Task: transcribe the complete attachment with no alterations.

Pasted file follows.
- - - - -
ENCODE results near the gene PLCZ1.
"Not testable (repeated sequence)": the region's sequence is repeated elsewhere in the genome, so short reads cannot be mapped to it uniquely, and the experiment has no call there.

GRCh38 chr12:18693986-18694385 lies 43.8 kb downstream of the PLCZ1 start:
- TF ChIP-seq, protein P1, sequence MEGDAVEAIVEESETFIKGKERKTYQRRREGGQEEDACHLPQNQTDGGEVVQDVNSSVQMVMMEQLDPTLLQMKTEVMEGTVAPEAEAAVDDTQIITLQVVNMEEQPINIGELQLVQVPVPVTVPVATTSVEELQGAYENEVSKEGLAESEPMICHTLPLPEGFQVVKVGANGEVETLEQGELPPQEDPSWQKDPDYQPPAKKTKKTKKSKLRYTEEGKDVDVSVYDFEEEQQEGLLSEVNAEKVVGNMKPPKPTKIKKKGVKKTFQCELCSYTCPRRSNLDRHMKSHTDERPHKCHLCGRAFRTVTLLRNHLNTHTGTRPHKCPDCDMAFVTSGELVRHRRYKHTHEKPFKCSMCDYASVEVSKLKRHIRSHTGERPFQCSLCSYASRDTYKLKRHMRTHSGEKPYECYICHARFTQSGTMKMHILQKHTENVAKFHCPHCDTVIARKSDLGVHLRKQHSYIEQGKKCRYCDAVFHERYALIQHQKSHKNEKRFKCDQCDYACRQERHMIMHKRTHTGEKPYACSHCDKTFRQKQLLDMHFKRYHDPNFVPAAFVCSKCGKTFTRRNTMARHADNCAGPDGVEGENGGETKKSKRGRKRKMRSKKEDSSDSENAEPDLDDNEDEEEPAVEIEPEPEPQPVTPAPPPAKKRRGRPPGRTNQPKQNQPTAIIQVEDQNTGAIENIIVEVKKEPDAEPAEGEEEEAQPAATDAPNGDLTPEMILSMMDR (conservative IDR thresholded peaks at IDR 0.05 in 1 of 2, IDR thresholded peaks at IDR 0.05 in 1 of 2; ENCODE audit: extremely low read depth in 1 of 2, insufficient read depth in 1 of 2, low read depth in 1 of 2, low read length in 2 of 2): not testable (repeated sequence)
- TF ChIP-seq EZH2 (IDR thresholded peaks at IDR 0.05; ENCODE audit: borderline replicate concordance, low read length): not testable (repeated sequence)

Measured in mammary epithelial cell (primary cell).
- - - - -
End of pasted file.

ENCODE results near the gene PLCZ1.
"Not testable (repeated sequence)": the region's sequence is repeated elsewhere in the genome, so short reads cannot be mapped to it uniquely, and the experiment has no call there.

GRCh38 chr12:18693986-18694385 lies 43.8 kb downstream of the PLCZ1 start:
- TF ChIP-seq, protein P1, sequence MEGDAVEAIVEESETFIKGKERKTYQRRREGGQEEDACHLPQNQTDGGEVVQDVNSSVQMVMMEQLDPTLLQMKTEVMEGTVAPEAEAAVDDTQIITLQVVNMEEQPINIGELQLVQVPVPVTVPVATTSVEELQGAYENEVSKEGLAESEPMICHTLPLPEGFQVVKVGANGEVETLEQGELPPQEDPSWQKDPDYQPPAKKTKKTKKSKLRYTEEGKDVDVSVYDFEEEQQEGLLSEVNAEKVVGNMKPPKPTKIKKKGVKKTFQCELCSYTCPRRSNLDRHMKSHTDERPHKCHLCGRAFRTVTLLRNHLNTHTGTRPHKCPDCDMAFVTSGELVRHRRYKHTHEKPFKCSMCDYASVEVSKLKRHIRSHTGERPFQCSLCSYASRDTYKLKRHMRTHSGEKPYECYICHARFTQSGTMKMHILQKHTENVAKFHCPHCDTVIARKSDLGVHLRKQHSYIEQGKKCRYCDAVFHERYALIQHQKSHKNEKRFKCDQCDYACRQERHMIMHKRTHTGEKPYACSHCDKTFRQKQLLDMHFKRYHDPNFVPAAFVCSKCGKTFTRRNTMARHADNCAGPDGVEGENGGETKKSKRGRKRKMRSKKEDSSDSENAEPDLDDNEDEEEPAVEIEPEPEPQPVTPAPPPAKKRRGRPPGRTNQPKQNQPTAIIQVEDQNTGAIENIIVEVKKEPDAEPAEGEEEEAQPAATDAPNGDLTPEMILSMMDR (conservative IDR thresholded peaks at IDR 0.05 in 1 of 2, IDR thresholded peaks at IDR 0.05 in 1 of 2; ENCODE audit: extremely low read depth in 1 of 2, insufficient read depth in 1 of 2, low read depth in 1 of 2, low read length in 2 of 2): not testable (repeated sequence)
- TF ChIP-seq EZH2 (IDR thresholded peaks at IDR 0.05; ENCODE audit: borderline replicate concordance, low read length): not testable (repeated sequence)

Measured in mammary epithelial cell (primary cell).